(SIOUX CITY, IA) - Health officials on Tuesday said a Norovirus was to blame for an illness that sickened dozens of children and staffers at Bryant Elementary School last week.Tyler Brock with Siouxland District Health Department said laboratory tests detected Norovirus in several samples collected from people who got sick.
Noroviruses are a group of viruses that cause nausea, vomiting, and diarrhea. They're usually spread by food or water that's been contaminated with fecal matter, or through person-to-person contact.
Last Thursday, 47 students and three teachers at Bryant Elementary called in sick or went home early. 33 more students went home on Friday. The Health Department inspected the school and made recommendations on proper cleaning and food handling. It also surveyed the students and teachers who got sick.
We checked back in with one of those sick students, fourth grader Caleb Weber. He and his mom Cindy were preparing dinner Tuesday night with plenty of energy. It's a far cry from just a few days ago.
t might sound strange that many kids got sick all at once, but the Norovirus is actually pretty common. Usually, people just don't report it. Caleb went home sick last Wednesday and stayed home from Bryant Elementary School the rest of the week. Luckily, Norovirus only lasts a couple of days. So Caleb has his energy back playing ping pong, soccer and tennis. "I didn't panic as a parent because it's like you know this can happen. Right? A lot of kids are close together. It's like a little petri dish," said Caleb's mom, Cindy Weber. "It's really important to be diligent in the personal protection and just avoid the food contact when you're sick and things like that," said Brock.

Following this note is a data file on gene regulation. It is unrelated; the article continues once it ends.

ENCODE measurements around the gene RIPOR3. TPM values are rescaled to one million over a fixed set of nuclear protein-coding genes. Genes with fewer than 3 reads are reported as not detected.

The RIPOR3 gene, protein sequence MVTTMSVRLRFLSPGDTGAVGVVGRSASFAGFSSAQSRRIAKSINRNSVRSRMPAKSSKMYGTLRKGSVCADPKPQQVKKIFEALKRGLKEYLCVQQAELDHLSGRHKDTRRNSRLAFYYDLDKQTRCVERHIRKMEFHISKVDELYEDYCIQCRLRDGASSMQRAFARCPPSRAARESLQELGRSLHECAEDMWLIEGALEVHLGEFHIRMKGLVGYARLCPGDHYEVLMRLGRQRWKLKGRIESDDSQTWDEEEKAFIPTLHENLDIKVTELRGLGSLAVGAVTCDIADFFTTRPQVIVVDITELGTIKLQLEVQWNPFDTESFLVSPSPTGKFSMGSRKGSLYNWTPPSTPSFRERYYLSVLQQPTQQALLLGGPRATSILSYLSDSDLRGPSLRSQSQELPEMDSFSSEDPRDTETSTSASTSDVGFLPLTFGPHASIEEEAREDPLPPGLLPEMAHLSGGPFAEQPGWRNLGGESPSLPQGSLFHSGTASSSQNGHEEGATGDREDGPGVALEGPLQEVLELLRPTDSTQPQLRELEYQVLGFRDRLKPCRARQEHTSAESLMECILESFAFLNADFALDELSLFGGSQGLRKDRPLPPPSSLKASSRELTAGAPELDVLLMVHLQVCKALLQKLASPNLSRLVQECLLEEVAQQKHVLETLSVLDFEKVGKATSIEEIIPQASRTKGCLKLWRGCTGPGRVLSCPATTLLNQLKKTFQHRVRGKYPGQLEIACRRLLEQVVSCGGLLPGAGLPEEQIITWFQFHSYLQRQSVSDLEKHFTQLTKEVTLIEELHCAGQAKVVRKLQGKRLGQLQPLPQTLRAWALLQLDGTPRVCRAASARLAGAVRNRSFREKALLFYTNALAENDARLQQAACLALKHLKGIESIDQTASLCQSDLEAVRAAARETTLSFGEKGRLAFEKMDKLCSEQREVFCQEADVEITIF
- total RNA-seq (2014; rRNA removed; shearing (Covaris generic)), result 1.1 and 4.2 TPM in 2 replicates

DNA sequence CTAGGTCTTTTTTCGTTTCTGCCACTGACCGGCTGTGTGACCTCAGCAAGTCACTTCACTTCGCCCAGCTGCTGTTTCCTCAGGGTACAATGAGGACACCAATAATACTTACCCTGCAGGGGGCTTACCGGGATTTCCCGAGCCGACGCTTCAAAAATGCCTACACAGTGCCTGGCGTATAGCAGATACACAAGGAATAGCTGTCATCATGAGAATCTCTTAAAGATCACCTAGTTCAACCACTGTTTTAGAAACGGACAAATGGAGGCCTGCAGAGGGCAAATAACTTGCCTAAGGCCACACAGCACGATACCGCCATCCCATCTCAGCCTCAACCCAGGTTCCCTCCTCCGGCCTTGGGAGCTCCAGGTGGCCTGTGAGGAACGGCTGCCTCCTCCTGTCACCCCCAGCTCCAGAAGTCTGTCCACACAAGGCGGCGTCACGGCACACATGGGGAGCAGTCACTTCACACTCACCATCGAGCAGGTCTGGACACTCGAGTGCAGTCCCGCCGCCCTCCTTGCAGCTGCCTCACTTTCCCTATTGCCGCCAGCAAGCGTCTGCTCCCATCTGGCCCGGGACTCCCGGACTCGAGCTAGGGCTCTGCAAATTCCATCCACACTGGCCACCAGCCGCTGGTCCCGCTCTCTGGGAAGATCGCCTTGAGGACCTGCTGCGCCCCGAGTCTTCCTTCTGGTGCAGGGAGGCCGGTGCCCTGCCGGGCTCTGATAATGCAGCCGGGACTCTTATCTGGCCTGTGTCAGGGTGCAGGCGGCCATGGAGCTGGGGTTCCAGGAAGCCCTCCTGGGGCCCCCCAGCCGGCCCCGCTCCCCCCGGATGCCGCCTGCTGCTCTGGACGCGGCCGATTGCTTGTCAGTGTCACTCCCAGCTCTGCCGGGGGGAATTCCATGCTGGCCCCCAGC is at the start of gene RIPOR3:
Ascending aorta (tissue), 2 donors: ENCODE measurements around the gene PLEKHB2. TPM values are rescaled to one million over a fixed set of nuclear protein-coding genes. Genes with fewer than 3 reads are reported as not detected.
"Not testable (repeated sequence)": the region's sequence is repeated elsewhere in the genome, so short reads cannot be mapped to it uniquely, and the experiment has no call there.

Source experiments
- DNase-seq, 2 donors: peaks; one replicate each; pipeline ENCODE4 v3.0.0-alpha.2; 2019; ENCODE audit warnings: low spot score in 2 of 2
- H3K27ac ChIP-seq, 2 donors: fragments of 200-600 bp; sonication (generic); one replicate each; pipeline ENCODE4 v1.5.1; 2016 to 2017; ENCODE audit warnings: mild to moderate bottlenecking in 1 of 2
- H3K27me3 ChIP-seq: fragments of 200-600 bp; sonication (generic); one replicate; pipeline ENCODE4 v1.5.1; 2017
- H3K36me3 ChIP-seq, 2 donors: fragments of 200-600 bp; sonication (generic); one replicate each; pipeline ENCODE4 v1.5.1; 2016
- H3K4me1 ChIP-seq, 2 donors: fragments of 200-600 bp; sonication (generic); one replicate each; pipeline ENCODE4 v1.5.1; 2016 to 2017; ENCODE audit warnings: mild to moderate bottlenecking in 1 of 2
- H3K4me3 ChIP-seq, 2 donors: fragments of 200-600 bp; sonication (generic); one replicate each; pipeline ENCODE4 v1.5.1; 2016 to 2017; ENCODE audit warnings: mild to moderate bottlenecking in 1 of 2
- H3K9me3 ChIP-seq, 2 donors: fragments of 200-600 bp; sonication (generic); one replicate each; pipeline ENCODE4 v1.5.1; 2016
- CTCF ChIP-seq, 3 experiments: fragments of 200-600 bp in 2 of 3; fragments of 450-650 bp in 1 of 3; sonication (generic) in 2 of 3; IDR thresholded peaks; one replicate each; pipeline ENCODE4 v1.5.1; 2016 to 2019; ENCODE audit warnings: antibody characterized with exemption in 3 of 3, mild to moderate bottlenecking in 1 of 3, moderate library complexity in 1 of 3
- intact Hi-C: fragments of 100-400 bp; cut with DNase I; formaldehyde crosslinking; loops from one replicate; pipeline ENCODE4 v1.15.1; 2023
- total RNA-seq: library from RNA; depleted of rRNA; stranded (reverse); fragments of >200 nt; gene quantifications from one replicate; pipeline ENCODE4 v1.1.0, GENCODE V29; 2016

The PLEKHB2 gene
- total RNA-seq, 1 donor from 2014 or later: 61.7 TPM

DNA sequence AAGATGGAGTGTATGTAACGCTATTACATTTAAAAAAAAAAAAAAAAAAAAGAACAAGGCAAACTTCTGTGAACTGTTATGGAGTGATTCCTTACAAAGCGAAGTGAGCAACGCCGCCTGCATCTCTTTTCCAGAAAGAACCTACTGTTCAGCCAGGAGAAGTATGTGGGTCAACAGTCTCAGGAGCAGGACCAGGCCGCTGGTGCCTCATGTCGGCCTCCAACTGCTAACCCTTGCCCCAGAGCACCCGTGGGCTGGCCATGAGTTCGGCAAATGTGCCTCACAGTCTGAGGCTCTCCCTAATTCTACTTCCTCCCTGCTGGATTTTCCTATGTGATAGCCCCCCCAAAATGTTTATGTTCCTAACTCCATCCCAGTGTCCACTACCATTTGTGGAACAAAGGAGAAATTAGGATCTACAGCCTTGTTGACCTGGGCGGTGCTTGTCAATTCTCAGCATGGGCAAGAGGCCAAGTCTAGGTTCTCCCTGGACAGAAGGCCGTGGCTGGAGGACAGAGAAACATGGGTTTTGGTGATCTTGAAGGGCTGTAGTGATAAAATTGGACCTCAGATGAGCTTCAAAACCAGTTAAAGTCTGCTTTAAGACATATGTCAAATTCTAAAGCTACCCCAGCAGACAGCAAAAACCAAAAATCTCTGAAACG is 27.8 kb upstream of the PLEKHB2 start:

We've heard it a million times. Hand-washing is key! Brock says he can't emphasize that enough. "I see a couple that actually do not wash their hands," said Caleb. "That's probably the most important thing you can do when you're in an environment with a lot of people so close together," said Cindy.
Sioux City Schools Superintendent Dr. Paul Gausman says his staff has dealt with high volume sickness like H1-N1, but not around this time of year. "This is another opportunity not just at this school, but at all schools to talk to kids about hygiene and cleanliness," said Dr. Gausman. "We just try to make sure he's slept enough and then he wasn't overdoing it when he was recovering," said Cindy. "And not share your drinks and not share your food."
What Caleb can share is the energy he's regained after staying home avoiding the spread.
With the holiday weekend approaching, Brock said in a statement, "Graduation parties and Memorial Day gatherings are excellent opportunities for outbreaks to occur if care isn't taken to prevent the spread of this virus."
The easiest way to prevent the spread of Norovirus is to thoroughly wash hands after going to the bathroom or changing diapers, and before preparing or eating food.
Brock says it's important to understand the difference between the Norovirus and the flu. If you have flu-like symptoms after getting a flu shot, it's much more likely you have the Norovirus.